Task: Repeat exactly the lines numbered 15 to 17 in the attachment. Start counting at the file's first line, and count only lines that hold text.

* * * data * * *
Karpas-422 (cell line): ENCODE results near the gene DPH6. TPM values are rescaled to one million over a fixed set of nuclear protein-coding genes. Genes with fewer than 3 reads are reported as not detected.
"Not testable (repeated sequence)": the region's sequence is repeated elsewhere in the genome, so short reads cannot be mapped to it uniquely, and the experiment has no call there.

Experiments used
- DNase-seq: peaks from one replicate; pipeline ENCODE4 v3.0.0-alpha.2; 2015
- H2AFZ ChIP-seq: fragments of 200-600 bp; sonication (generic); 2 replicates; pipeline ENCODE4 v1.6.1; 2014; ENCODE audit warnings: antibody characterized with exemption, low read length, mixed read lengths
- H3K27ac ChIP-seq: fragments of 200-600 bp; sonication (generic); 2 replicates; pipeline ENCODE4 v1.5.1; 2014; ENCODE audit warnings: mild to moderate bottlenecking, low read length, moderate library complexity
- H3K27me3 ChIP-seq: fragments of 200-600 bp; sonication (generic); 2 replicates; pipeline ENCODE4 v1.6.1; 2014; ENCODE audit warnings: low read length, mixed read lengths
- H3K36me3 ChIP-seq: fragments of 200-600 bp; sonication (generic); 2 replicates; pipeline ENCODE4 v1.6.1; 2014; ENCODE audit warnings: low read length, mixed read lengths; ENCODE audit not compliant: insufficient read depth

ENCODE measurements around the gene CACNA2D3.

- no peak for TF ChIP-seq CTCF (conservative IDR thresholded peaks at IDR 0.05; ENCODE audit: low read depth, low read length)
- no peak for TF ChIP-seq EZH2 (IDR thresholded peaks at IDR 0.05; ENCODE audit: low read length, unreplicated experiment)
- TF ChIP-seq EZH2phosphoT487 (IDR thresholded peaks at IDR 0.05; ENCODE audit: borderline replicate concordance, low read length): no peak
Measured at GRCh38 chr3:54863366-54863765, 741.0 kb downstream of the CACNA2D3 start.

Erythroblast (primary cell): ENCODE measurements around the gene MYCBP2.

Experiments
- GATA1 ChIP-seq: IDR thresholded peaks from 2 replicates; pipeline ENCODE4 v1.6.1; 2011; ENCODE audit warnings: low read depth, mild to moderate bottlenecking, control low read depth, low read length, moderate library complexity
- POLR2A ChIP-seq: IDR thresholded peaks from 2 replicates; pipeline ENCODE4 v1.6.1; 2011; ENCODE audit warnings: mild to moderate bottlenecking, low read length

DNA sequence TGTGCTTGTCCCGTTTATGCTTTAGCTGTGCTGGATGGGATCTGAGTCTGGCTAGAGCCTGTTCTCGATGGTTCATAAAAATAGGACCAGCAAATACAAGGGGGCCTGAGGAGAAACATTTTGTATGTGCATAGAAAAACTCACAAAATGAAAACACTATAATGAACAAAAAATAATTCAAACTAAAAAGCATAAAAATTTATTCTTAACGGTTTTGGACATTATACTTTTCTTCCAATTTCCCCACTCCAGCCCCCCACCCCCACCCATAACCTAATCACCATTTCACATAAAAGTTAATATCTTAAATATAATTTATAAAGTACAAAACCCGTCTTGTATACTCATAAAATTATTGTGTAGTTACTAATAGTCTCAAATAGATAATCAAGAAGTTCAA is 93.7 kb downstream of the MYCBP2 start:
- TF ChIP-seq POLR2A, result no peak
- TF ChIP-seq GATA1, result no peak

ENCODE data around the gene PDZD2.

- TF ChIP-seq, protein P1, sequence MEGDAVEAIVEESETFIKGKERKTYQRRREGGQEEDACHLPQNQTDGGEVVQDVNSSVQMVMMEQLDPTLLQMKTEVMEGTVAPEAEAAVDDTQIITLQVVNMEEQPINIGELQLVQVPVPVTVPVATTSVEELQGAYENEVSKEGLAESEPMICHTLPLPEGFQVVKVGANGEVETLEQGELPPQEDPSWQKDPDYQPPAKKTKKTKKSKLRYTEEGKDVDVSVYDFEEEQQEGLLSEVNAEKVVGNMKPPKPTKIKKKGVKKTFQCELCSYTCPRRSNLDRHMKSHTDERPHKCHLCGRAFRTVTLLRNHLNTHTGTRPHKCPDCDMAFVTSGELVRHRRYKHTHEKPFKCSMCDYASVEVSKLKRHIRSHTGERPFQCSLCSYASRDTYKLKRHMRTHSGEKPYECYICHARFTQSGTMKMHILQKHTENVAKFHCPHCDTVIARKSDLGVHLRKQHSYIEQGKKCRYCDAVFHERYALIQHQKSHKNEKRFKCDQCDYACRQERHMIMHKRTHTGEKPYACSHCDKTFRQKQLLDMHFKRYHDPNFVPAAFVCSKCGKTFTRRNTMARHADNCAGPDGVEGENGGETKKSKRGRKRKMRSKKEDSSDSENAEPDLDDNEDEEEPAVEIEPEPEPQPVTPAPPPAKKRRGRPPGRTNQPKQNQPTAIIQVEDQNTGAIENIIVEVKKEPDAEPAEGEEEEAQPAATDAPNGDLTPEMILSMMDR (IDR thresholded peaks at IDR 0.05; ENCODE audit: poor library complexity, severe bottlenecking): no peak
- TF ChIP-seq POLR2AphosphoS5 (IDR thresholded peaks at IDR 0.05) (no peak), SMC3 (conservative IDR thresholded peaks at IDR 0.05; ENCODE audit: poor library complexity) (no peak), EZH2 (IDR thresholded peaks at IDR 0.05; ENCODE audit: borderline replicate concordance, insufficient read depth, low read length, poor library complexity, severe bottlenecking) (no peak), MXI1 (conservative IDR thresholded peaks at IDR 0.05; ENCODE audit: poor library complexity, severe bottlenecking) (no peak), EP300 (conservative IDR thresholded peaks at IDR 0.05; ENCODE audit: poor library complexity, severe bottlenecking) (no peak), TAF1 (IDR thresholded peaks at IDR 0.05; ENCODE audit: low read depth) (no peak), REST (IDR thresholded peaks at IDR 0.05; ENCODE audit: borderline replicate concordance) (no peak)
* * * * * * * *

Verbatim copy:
Experiments
- GATA1 ChIP-seq: IDR thresholded peaks from 2 replicates; pipeline ENCODE4 v1.6.1; 2011; ENCODE audit warnings: low read depth, mild to moderate bottlenecking, control low read depth, low read length, moderate library complexity
- POLR2A ChIP-seq: IDR thresholded peaks from 2 replicates; pipeline ENCODE4 v1.6.1; 2011; ENCODE audit warnings: mild to moderate bottlenecking, low read length